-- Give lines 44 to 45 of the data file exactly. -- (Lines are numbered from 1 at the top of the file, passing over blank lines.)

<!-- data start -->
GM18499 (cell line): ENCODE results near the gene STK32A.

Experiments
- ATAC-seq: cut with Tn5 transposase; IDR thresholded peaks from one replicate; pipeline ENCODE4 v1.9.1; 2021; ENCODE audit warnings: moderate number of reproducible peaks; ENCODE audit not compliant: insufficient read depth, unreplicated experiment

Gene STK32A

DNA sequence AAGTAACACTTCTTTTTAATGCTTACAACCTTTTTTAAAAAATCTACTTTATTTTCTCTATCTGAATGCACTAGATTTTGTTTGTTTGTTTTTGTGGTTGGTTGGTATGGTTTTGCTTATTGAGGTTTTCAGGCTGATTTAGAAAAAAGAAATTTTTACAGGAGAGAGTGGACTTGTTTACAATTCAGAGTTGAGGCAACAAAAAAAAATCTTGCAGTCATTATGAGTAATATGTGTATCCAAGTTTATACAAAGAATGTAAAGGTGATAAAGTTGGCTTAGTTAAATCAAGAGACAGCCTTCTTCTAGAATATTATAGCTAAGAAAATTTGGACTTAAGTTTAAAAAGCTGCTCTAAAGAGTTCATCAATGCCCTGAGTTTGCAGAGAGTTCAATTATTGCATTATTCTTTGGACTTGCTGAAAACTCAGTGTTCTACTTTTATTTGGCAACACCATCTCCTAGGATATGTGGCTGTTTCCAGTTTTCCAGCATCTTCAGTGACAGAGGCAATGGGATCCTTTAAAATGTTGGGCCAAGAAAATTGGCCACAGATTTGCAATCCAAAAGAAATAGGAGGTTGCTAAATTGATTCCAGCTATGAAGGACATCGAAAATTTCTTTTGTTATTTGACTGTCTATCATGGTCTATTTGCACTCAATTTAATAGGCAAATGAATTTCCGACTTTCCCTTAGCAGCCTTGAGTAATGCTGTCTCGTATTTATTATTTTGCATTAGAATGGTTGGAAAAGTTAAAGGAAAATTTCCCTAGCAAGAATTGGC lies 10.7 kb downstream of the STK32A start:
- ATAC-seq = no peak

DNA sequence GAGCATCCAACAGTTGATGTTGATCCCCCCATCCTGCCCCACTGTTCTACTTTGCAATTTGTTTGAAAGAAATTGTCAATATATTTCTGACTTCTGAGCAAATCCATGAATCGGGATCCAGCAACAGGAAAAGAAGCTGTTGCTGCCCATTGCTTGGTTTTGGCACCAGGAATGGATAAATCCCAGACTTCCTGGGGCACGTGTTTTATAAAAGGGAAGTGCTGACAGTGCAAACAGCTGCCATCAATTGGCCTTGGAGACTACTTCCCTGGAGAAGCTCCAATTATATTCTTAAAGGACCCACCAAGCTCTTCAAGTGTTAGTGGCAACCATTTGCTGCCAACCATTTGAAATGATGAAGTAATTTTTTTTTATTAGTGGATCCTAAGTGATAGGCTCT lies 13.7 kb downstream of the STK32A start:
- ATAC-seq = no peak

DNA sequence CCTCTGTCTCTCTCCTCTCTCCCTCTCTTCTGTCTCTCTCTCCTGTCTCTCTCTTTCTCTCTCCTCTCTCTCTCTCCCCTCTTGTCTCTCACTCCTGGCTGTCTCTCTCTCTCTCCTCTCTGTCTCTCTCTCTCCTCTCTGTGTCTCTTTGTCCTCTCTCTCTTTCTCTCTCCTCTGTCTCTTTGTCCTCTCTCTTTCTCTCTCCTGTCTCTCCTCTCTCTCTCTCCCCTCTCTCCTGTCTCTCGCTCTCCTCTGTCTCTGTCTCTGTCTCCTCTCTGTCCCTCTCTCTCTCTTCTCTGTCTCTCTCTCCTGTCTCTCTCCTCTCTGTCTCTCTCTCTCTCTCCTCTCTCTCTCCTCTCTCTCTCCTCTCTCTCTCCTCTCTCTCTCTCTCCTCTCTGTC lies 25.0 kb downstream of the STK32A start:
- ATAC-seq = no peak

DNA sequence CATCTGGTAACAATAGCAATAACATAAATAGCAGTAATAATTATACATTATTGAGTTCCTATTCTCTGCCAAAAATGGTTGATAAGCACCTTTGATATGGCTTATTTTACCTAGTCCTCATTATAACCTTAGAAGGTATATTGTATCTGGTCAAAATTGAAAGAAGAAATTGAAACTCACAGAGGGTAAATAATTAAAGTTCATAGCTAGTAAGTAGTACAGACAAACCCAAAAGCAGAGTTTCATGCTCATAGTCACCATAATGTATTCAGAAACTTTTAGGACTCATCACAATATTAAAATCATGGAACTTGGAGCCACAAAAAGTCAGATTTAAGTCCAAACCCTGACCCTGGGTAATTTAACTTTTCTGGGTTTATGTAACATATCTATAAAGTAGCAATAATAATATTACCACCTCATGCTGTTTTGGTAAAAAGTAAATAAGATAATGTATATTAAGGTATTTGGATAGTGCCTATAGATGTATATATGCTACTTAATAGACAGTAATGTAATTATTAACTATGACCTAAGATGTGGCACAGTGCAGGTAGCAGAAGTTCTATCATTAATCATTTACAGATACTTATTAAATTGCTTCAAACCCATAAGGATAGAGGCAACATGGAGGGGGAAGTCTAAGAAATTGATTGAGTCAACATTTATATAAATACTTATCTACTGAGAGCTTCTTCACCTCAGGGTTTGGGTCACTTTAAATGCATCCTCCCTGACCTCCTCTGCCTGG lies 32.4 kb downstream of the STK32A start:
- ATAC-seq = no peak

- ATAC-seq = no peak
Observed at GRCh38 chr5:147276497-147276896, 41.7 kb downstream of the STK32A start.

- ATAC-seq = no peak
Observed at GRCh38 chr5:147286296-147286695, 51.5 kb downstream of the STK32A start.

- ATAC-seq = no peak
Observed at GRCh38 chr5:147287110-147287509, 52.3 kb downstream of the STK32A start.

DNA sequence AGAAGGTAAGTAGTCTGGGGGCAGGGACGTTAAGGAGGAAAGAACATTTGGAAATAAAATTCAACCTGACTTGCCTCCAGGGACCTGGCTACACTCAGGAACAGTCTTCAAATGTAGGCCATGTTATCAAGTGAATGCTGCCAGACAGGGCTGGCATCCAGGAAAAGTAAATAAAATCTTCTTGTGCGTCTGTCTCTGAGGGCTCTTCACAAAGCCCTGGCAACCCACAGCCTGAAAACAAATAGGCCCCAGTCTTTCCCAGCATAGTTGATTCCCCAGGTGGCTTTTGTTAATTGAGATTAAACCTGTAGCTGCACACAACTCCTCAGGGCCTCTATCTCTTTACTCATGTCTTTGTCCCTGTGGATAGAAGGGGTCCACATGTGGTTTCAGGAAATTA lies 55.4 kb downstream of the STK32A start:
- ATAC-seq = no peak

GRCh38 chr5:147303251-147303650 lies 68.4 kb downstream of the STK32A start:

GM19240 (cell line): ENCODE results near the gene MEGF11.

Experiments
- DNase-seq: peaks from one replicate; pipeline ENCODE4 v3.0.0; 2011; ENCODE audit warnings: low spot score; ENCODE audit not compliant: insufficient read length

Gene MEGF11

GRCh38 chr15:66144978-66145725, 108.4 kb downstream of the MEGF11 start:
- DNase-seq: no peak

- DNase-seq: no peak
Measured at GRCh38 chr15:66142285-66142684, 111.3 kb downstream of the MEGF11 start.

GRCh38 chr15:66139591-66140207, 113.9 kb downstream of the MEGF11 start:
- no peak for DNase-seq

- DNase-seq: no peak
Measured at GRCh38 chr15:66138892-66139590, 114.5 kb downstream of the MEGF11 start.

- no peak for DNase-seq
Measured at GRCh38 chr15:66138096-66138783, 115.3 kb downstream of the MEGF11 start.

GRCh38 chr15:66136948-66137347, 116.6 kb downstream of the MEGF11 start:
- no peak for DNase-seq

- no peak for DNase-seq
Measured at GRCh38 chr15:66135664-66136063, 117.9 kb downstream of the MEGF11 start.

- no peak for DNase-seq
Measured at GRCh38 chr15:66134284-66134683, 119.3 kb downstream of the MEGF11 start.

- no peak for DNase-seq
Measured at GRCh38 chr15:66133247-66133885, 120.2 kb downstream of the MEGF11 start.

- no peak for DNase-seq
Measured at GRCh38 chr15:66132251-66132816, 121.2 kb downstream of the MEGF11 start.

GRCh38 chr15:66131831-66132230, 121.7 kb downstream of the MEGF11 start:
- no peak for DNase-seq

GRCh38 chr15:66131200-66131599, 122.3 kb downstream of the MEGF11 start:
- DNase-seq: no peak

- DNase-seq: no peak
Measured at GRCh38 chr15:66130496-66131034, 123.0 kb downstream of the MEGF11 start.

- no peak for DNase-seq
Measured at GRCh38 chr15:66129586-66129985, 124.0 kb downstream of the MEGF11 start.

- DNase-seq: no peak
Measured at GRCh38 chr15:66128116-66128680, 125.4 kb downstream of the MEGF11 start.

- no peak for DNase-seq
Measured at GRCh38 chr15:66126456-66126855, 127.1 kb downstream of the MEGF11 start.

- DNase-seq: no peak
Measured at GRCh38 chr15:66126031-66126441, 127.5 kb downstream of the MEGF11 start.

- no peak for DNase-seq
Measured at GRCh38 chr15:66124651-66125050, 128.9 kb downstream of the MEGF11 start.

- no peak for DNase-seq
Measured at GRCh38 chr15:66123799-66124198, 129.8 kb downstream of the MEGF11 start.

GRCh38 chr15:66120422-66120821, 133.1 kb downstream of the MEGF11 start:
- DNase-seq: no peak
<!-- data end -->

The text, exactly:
- no peak for DNase-seq
Measured at GRCh38 chr15:66132251-66132816, 121.2 kb downstream of the MEGF11 start.